All Fire Codes are Local

Your company is obligated to follow local fire codes, as well as OSHA fire regulations. Do you know the requirements?

The late speaker of the U.S. House of Representatives, Tip O'Neill, once said, "All politics is local." The same can be said of the nation's fire codes. Perhaps it is because of the highly-localized, community-specific nature of these codes, but my observation, based on more than 30 years' experience as a safety professional, suggests that most occupational safety and health practitioners focus all of their attention on OSHA regulations while remaining woefully ignorant of the requirements of the fire codes that apply in their local jurisdiction.

I am indebted to my friend Marshal Klein, a code-consultant and registered fire protection engineer, who expanded my horizons by introducing me to a whole new world of fire and building code enforcement. Once I started exploring this exciting new world of local fire codes, I discovered a curious conundrum: compliance with OSHA regulations may result in violations of local fire codes. For example, OSHA standard 29 CFR 1910.106(e)(2)(iv)(d) permits flammable liquids to be dispensed by gravity through a self-closing valve, such as a 55-gallon drum lying on its side with a self-closing valve screwed into the bunghole, a fairly common sight at many facilities.

However, section F3203.5.1 of the 1993 BOCA "National Fire Prevention Code," which has been adopted by many jurisdictions, specifically prohibits this practice. It states, "Flammable liquids shall not be dispensed by gravity from tanks, drums, barrels or similar containers. Approved pumps taking suction from the top of the container shall be utilized."

So in principle, an establishment that passes an OSHA inspection could be cited and fined by the local inspection authority such as a county fire marshal. Conversely, compliance with local codes may result in violations of OSHA standards. For example, a spray booth installed in accordance with the local fire prevention code may violate OSHA standard 29 CFR 1910.107(c)(2) which prohibits "spark-producing equipment in any spray area or within 20 feet thereof, unless separated by a partition." In essence, this means that there can be no ordinary electric motors, exposed relay contacts, electrical receptacles or electrical appliances within 20 feet of the open face of a spray booth unless the equipment is in an adjacent room separated from the spray booth by a common wall.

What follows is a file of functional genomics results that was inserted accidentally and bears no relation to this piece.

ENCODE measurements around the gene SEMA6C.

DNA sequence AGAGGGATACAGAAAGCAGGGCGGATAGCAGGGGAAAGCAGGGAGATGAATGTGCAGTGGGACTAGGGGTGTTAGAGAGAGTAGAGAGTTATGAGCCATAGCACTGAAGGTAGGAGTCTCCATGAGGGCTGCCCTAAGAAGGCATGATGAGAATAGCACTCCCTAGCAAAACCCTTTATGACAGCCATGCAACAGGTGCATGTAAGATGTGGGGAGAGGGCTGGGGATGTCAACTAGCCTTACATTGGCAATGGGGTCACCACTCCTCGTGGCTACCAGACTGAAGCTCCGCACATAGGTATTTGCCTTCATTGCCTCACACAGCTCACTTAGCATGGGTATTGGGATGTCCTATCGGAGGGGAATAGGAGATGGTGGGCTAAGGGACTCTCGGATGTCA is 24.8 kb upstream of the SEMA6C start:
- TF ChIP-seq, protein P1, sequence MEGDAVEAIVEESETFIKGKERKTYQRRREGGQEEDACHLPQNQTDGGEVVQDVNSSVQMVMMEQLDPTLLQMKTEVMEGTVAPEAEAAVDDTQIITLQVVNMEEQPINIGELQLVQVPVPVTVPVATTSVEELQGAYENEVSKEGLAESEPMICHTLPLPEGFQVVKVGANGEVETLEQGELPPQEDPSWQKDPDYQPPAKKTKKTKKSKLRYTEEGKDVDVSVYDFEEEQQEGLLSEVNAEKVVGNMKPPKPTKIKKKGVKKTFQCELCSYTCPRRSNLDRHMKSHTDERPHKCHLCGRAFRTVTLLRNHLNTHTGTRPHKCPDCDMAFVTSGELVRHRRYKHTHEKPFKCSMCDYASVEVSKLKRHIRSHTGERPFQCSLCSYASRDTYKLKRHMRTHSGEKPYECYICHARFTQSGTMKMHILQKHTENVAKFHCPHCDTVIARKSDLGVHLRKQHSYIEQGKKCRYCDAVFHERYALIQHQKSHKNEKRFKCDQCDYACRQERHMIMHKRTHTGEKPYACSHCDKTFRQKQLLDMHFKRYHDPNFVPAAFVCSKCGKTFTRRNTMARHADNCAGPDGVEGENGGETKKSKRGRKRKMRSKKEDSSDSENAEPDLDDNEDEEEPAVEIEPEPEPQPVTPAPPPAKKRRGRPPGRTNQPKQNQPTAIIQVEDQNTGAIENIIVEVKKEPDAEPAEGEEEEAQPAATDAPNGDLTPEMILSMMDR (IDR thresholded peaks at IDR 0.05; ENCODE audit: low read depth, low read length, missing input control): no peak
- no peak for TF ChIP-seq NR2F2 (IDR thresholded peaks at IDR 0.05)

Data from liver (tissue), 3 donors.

However, many jurisdictions have adopted a version of NFPA 33 "Standard for Spray Application Using Flammable or Combustible Liquids," that permits ordinary electrical equipment to be installed within 5 feet of the opening of the booth if the spray gun is interlocked with the ventilation system so that the gun cannot be triggered unless the ventilation system is operating. This ensures that mechanical ventilation is provided when spraying is performed. An employer with a state-of-the-art spray booth incorporating this interlock feature and consequently meeting the local fire code could be cited by OSHA if an OSHA inspector whipped out a tape measure and found ordinary electrical equipment 10 feet from the face of the spray booth. Note that this is twice the distance allowed under the local fire code, but only half the distance required by OSHA.

Where do Local Codes Come From?

A local jurisdiction may develop its own fire codes from scratch, but most build on existing work performed by code-making organizations such as the National Fire Protection Association or the International Code Council (ICC), which is made up of the former Building Code Officials and Code Administrators International Inc. (BOCA), International Conference of Building Officials (ICBO) and Southern Building Code Congress International (SBCCI). These organizations develop model fire prevention codes. These model codes are intended to meet the needs of municipal fire officials who seek a framework of regulatory requirements that will enhance fire safety in their communities. They address the full spectrum of fire prevention issues, such as: precautions against fire such as open burning and open flames; fire protection systems such as automatic sprinklers; emergency planning and means of egress; specific process hazards, such as the control of combustible dust; handling and storage of flammable liquids; and welding and hot work. Model codes also contain detailed requirements for some specific occupancies, such as dry cleaning plants, lumber yards, and tents and other membrane structures. Some of the more well-known fire prevention model codes are: